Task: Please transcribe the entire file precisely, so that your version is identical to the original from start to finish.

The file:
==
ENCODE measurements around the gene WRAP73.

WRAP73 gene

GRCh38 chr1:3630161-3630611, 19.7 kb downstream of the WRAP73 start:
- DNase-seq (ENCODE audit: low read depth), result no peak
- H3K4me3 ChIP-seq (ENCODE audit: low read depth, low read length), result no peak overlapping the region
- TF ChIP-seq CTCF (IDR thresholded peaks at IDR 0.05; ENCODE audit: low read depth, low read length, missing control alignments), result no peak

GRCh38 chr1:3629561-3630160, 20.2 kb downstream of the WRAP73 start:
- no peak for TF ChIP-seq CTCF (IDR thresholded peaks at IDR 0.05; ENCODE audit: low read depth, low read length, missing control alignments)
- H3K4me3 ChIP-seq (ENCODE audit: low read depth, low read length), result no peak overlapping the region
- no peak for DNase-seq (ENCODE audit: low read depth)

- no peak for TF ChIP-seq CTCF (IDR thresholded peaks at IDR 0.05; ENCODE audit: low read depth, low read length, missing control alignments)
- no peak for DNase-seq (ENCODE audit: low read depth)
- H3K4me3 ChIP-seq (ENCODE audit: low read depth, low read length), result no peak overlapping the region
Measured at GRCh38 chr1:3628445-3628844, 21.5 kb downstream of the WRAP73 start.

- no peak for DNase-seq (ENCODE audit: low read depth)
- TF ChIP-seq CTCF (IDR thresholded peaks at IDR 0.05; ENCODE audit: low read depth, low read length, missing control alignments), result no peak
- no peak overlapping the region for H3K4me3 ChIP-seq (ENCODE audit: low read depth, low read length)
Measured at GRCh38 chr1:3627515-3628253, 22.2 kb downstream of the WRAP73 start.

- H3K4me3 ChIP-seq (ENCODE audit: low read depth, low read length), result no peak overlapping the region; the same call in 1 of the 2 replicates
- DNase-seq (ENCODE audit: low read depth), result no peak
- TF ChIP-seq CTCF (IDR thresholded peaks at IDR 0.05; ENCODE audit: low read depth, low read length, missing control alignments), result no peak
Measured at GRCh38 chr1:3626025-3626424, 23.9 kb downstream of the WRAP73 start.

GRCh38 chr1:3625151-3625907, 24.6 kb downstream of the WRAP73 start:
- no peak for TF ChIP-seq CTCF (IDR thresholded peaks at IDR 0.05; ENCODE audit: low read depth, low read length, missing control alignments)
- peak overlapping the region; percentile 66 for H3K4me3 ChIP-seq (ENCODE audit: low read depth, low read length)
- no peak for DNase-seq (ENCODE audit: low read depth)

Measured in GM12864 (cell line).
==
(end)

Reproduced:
ENCODE measurements around the gene WRAP73.

WRAP73 gene

GRCh38 chr1:3630161-3630611, 19.7 kb downstream of the WRAP73 start:
- DNase-seq (ENCODE audit: low read depth), result no peak
- H3K4me3 ChIP-seq (ENCODE audit: low read depth, low read length), result no peak overlapping the region
- TF ChIP-seq CTCF (IDR thresholded peaks at IDR 0.05; ENCODE audit: low read depth, low read length, missing control alignments), result no peak

GRCh38 chr1:3629561-3630160, 20.2 kb downstream of the WRAP73 start:
- no peak for TF ChIP-seq CTCF (IDR thresholded peaks at IDR 0.05; ENCODE audit: low read depth, low read length, missing control alignments)
- H3K4me3 ChIP-seq (ENCODE audit: low read depth, low read length), result no peak overlapping the region
- no peak for DNase-seq (ENCODE audit: low read depth)

- no peak for TF ChIP-seq CTCF (IDR thresholded peaks at IDR 0.05; ENCODE audit: low read depth, low read length, missing control alignments)
- no peak for DNase-seq (ENCODE audit: low read depth)
- H3K4me3 ChIP-seq (ENCODE audit: low read depth, low read length), result no peak overlapping the region
Measured at GRCh38 chr1:3628445-3628844, 21.5 kb downstream of the WRAP73 start.

- no peak for DNase-seq (ENCODE audit: low read depth)
- TF ChIP-seq CTCF (IDR thresholded peaks at IDR 0.05; ENCODE audit: low read depth, low read length, missing control alignments), result no peak
- no peak overlapping the region for H3K4me3 ChIP-seq (ENCODE audit: low read depth, low read length)
Measured at GRCh38 chr1:3627515-3628253, 22.2 kb downstream of the WRAP73 start.

- H3K4me3 ChIP-seq (ENCODE audit: low read depth, low read length), result no peak overlapping the region; the same call in 1 of the 2 replicates
- DNase-seq (ENCODE audit: low read depth), result no peak
- TF ChIP-seq CTCF (IDR thresholded peaks at IDR 0.05; ENCODE audit: low read depth, low read length, missing control alignments), result no peak
Measured at GRCh38 chr1:3626025-3626424, 23.9 kb downstream of the WRAP73 start.

GRCh38 chr1:3625151-3625907, 24.6 kb downstream of the WRAP73 start:
- no peak for TF ChIP-seq CTCF (IDR thresholded peaks at IDR 0.05; ENCODE audit: low read depth, low read length, missing control alignments)
- peak overlapping the region; percentile 66 for H3K4me3 ChIP-seq (ENCODE audit: low read depth, low read length)
- no peak for DNase-seq (ENCODE audit: low read depth)

Measured in GM12864 (cell line).